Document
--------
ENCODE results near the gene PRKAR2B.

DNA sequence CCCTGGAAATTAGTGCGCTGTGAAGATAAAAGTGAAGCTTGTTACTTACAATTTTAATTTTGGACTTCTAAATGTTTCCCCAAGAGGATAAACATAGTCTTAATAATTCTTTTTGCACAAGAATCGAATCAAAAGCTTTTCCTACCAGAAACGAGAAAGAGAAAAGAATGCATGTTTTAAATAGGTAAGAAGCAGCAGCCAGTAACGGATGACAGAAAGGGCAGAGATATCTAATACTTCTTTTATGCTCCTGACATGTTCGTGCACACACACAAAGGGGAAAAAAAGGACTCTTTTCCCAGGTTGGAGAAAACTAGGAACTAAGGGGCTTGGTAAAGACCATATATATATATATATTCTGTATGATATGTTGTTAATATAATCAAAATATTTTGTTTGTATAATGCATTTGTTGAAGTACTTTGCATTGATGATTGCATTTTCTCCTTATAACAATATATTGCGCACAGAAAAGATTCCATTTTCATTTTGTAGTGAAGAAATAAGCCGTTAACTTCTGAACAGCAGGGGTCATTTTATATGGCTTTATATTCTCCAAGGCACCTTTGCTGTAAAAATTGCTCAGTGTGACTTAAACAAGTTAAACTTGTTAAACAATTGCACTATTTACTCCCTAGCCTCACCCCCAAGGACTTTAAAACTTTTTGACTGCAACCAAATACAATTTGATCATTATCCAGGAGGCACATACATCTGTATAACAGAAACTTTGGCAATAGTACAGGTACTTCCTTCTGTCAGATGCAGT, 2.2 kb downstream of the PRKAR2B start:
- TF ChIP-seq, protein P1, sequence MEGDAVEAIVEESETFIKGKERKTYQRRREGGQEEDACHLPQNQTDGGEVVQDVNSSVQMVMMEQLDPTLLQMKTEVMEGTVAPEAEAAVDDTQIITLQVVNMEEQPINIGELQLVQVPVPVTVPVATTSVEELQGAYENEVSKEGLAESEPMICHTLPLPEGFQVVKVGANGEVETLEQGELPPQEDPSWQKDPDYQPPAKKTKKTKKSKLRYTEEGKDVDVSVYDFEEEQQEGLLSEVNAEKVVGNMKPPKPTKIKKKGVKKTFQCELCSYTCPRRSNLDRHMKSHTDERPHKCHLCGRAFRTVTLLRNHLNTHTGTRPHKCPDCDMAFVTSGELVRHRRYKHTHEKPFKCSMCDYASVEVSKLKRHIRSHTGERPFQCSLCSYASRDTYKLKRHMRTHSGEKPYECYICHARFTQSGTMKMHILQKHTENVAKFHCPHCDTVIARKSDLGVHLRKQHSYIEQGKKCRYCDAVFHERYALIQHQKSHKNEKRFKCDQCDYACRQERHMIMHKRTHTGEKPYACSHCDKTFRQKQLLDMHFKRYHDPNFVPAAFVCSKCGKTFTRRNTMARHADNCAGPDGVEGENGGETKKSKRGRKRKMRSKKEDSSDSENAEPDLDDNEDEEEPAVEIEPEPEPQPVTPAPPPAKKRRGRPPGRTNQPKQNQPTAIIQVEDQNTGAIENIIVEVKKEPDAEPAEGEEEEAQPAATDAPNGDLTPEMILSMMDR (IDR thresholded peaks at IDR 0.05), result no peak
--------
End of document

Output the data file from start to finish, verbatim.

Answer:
ENCODE results near the gene PRKAR2B.

DNA sequence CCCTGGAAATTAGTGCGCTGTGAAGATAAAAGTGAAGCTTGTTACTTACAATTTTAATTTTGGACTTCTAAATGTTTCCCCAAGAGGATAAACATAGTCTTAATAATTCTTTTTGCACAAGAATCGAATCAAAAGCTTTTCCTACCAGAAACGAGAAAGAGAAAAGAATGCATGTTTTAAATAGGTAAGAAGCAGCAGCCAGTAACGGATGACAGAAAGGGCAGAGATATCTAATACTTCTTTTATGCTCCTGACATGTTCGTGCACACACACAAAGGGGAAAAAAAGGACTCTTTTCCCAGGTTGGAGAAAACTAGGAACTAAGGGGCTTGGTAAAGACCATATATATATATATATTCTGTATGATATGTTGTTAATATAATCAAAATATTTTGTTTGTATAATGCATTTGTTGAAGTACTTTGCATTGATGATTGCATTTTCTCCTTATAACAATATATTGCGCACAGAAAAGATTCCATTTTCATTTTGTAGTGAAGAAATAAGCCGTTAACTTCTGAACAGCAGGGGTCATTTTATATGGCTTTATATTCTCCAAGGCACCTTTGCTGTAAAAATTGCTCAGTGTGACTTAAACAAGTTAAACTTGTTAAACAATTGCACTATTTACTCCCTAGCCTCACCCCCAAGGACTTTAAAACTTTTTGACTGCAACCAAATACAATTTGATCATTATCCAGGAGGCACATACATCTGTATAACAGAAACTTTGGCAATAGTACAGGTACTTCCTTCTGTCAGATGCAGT, 2.2 kb downstream of the PRKAR2B start:
- TF ChIP-seq, protein P1, sequence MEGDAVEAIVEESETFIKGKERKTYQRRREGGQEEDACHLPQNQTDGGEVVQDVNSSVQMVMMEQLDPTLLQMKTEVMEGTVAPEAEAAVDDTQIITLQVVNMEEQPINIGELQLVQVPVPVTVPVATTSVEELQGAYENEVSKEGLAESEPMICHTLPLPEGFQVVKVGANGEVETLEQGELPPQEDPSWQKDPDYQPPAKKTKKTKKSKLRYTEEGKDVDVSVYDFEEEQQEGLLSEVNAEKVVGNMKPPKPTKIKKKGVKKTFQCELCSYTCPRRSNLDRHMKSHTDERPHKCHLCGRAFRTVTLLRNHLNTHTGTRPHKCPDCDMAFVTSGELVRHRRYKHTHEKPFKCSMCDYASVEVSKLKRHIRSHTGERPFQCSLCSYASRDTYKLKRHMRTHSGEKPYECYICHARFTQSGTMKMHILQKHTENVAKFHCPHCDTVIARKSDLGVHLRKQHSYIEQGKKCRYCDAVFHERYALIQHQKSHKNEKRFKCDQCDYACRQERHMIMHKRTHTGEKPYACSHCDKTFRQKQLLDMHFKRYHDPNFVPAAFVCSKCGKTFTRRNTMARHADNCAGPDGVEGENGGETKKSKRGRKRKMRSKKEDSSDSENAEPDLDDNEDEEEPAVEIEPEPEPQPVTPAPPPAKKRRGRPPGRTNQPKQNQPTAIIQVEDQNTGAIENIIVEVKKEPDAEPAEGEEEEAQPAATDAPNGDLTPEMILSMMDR (IDR thresholded peaks at IDR 0.05), result no peak